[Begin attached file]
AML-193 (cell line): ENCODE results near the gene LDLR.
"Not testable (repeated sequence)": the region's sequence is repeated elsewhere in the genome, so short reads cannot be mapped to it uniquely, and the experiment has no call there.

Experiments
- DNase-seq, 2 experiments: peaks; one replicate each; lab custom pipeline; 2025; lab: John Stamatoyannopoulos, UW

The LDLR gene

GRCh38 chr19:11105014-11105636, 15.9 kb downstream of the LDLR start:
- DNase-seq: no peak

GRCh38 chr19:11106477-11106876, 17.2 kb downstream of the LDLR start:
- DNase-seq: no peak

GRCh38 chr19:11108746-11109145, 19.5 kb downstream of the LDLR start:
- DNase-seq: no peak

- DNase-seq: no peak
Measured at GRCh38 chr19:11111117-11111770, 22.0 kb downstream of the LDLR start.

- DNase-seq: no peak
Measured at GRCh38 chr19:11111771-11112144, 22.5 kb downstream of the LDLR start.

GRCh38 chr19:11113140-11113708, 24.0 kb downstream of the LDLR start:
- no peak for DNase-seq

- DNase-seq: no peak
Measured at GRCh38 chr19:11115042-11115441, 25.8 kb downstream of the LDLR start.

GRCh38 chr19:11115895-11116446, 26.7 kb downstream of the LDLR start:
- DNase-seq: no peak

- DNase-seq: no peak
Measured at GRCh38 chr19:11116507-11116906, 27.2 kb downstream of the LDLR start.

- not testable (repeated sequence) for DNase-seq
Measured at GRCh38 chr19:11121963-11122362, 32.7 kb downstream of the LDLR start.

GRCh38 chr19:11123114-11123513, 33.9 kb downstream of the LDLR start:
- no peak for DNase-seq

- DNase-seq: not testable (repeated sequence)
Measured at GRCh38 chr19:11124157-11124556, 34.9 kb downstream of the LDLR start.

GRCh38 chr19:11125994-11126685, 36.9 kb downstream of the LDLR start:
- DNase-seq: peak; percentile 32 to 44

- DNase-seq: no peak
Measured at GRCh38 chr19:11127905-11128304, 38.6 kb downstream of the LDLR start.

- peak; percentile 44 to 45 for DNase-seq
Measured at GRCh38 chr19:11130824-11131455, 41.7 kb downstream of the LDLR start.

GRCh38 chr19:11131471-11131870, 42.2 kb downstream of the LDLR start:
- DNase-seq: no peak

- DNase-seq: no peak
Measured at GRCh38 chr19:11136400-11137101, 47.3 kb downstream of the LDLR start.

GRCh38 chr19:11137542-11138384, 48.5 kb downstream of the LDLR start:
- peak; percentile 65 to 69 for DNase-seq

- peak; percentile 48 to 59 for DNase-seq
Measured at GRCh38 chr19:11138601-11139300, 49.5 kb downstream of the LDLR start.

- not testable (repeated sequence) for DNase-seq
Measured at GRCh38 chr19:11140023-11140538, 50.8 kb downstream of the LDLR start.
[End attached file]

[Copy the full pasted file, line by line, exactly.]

AML-193 (cell line): ENCODE results near the gene LDLR.
"Not testable (repeated sequence)": the region's sequence is repeated elsewhere in the genome, so short reads cannot be mapped to it uniquely, and the experiment has no call there.

Experiments
- DNase-seq, 2 experiments: peaks; one replicate each; lab custom pipeline; 2025; lab: John Stamatoyannopoulos, UW

The LDLR gene

GRCh38 chr19:11105014-11105636, 15.9 kb downstream of the LDLR start:
- DNase-seq: no peak

GRCh38 chr19:11106477-11106876, 17.2 kb downstream of the LDLR start:
- DNase-seq: no peak

GRCh38 chr19:11108746-11109145, 19.5 kb downstream of the LDLR start:
- DNase-seq: no peak

- DNase-seq: no peak
Measured at GRCh38 chr19:11111117-11111770, 22.0 kb downstream of the LDLR start.

- DNase-seq: no peak
Measured at GRCh38 chr19:11111771-11112144, 22.5 kb downstream of the LDLR start.

GRCh38 chr19:11113140-11113708, 24.0 kb downstream of the LDLR start:
- no peak for DNase-seq

- DNase-seq: no peak
Measured at GRCh38 chr19:11115042-11115441, 25.8 kb downstream of the LDLR start.

GRCh38 chr19:11115895-11116446, 26.7 kb downstream of the LDLR start:
- DNase-seq: no peak

- DNase-seq: no peak
Measured at GRCh38 chr19:11116507-11116906, 27.2 kb downstream of the LDLR start.

- not testable (repeated sequence) for DNase-seq
Measured at GRCh38 chr19:11121963-11122362, 32.7 kb downstream of the LDLR start.

GRCh38 chr19:11123114-11123513, 33.9 kb downstream of the LDLR start:
- no peak for DNase-seq

- DNase-seq: not testable (repeated sequence)
Measured at GRCh38 chr19:11124157-11124556, 34.9 kb downstream of the LDLR start.

GRCh38 chr19:11125994-11126685, 36.9 kb downstream of the LDLR start:
- DNase-seq: peak; percentile 32 to 44

- DNase-seq: no peak
Measured at GRCh38 chr19:11127905-11128304, 38.6 kb downstream of the LDLR start.

- peak; percentile 44 to 45 for DNase-seq
Measured at GRCh38 chr19:11130824-11131455, 41.7 kb downstream of the LDLR start.

GRCh38 chr19:11131471-11131870, 42.2 kb downstream of the LDLR start:
- DNase-seq: no peak

- DNase-seq: no peak
Measured at GRCh38 chr19:11136400-11137101, 47.3 kb downstream of the LDLR start.

GRCh38 chr19:11137542-11138384, 48.5 kb downstream of the LDLR start:
- peak; percentile 65 to 69 for DNase-seq

- peak; percentile 48 to 59 for DNase-seq
Measured at GRCh38 chr19:11138601-11139300, 49.5 kb downstream of the LDLR start.

- not testable (repeated sequence) for DNase-seq
Measured at GRCh38 chr19:11140023-11140538, 50.8 kb downstream of the LDLR start.